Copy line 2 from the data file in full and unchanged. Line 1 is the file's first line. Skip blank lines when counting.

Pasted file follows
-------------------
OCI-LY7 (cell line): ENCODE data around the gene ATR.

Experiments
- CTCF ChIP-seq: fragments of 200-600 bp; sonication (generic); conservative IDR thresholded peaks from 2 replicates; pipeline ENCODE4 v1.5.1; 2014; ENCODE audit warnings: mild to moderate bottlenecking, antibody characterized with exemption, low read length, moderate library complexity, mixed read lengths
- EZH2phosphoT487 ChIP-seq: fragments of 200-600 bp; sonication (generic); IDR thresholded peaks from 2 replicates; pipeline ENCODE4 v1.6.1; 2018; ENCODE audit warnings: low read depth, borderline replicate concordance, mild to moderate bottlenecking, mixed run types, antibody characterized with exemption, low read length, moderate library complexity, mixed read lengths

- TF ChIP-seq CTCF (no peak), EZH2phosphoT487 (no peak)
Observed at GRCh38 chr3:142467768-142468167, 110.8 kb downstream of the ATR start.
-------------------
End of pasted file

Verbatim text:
Experiments